A Guide to Dental Care for Children

Pediatric Dentistry is the art of treating a child’s teeth and gums. The importance of pediatric dentistry cannot be understated. According to the Oral Health in America report from the early 2000s, a quarter of children did not visit the dentist at least once during their lifetime. Painful toothaches can lead to a variety of behaviors and mood swings, which make them a difficult patient to deal with. In order to treat children with patience and effectiveness, dentists must use various behavioral management techniques and learn to manage children’s emotions.

Canker sores

When it comes to canker sores, Las Vegas pediatric dentist specialists offer several treatment options for these painful lesions. Although they usually go away on their own, some medications can cause side effects, particularly in young children. It is always best to consult a pediatric dentist if a canker sore persists for more than a few days or is causing significant discomfort. A doctor can prescribe an antiviral drug or topical medicine that will reduce the pain and promote healing.

Our League City Pediatric Dentist Is Here for Your Dental Emergencies

Tooth decay

A dentist specializes in the prevention and treatment of tooth decay in young children. Regular dental visits will prevent tooth decay, which may cause problems with chewing and eating. Early extraction of baby teeth can lead to other dental issues such as jaw pain and even orthodontic problems. Other preventive measures include fluoride varnishes and sealants, which are made of a transparent layer of BPA-free plastic. Fluoride varnishes will help strengthen the enamel of teeth, protecting them from decay.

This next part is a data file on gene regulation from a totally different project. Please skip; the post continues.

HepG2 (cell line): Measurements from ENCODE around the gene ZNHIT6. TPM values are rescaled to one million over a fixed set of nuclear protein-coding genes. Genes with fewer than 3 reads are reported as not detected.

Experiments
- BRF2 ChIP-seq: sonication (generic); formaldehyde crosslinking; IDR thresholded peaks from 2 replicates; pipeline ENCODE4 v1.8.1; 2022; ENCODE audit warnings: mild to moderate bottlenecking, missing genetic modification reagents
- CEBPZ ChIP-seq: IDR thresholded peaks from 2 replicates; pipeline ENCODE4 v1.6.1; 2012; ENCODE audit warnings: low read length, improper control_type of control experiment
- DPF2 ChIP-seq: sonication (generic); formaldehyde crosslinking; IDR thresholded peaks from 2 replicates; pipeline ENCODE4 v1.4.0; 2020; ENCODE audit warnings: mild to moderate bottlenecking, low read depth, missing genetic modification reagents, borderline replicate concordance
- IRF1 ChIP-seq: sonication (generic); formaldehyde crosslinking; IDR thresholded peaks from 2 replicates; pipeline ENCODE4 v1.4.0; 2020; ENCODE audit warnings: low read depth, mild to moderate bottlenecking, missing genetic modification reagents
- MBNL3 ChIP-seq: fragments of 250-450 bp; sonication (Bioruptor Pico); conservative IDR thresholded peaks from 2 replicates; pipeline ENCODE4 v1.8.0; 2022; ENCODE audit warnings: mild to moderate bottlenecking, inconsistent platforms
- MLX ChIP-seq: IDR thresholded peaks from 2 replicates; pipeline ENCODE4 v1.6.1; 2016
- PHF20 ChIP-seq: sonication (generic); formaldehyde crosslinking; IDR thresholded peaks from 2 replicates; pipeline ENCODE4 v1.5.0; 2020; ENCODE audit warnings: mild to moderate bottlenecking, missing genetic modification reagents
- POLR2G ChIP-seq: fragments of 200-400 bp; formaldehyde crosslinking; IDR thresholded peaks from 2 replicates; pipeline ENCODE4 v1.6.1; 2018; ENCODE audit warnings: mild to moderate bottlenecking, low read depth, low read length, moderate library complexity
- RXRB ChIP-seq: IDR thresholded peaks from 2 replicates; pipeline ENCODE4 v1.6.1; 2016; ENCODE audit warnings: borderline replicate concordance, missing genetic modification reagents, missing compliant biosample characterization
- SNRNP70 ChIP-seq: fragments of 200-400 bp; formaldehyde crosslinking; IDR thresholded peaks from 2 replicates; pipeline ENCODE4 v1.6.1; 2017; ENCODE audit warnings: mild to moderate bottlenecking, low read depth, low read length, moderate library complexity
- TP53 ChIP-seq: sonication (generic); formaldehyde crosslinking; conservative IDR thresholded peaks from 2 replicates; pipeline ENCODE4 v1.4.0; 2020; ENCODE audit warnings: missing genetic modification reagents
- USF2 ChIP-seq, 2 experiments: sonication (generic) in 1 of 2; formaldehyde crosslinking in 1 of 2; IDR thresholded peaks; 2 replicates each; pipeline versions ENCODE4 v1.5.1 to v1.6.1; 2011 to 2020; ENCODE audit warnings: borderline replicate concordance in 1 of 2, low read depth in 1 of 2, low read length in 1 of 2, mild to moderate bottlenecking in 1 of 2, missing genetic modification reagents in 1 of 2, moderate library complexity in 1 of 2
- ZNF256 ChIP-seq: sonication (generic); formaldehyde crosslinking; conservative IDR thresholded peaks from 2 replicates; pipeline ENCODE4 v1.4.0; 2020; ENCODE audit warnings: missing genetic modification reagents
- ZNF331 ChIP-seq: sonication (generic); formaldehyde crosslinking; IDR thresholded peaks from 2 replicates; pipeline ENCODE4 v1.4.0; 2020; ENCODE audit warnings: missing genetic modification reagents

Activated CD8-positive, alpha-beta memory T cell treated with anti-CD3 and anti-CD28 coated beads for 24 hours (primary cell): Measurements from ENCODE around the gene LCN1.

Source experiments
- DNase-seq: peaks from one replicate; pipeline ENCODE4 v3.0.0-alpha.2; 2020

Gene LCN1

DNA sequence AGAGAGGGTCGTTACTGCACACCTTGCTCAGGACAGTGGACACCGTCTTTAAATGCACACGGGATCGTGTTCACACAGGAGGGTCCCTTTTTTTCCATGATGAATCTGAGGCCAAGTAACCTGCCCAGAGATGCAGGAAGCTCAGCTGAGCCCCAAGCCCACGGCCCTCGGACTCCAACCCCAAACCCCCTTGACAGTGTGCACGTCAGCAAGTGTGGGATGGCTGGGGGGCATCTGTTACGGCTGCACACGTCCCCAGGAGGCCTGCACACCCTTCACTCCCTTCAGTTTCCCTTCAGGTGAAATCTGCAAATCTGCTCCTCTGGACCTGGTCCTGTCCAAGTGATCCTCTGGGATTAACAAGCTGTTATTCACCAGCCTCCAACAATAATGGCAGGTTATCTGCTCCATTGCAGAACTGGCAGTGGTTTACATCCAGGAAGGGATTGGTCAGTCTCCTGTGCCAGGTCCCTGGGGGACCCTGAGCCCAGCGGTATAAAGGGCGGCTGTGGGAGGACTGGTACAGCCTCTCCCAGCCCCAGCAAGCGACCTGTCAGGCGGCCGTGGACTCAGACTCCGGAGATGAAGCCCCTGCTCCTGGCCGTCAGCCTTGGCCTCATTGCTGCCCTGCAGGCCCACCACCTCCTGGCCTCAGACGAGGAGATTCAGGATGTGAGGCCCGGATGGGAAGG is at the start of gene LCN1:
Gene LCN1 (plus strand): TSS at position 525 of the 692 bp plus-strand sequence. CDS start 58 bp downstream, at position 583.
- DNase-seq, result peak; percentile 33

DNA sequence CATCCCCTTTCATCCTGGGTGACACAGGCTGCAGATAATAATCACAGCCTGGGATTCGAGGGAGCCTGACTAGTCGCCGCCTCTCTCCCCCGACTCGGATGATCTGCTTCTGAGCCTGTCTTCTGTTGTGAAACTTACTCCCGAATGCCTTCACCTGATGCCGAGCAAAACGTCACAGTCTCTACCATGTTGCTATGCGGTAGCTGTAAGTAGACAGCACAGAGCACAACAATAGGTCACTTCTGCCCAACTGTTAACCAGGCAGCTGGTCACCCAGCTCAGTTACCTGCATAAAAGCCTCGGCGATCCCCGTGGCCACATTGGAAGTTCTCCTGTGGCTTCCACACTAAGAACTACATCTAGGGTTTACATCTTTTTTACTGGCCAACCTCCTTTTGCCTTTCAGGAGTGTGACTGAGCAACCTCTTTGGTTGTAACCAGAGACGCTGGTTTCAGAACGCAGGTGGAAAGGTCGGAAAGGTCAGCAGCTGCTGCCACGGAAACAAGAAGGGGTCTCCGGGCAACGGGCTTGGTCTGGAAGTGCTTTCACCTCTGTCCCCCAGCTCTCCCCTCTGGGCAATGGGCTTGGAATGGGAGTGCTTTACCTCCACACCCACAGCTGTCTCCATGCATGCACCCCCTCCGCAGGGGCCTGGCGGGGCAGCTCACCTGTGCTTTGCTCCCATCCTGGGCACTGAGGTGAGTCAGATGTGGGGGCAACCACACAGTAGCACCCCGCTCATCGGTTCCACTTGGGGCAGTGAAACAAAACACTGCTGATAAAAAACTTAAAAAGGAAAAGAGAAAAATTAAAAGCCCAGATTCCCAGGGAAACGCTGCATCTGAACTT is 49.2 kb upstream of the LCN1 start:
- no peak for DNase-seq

Malocclusion

Early detection of malocclusion is crucial to avoiding major dental problems later on. Treatments for malocclusion in children can be simple and relatively inexpensive if detected early. An orthodontist can apply pressure to the teeth to correct bad bites and realign the jaws. Overcrowding can also be corrected. In some cases, teeth may be extracted or readjusted to create room for permanent teeth.

Fluoride

Until a child has their permanent teeth, fluoride in toothpaste can help strengthen the enamel and absorption of the mineral. The American Dental Association recommends daily use of fluoridated toothpaste. Fluoridated toothpaste and drops should be used by children 2 to 6 years old. If your child does not have access to fluoridated water, you should ask your family dentist or health care provider for supplemental fluoride. For those living in areas with low fluoride levels, fluoridated water is often an option. However, for those with private wells, you may need to supplement fluoride in water.

Finding a pediatric dentist

When looking for a pediatric dentist for your child, make sure to ask around in your community. Ask other parents in your child’s age group, and even ask people in social networking sites such as Facebook or Nextdoor to recommend a pediatric dentist. Although recommendations can be conflicting, you’re much more likely to get a great dentist if you get more than one recommendation. Make sure to ask your child’s pediatrician for recommendations, as well.

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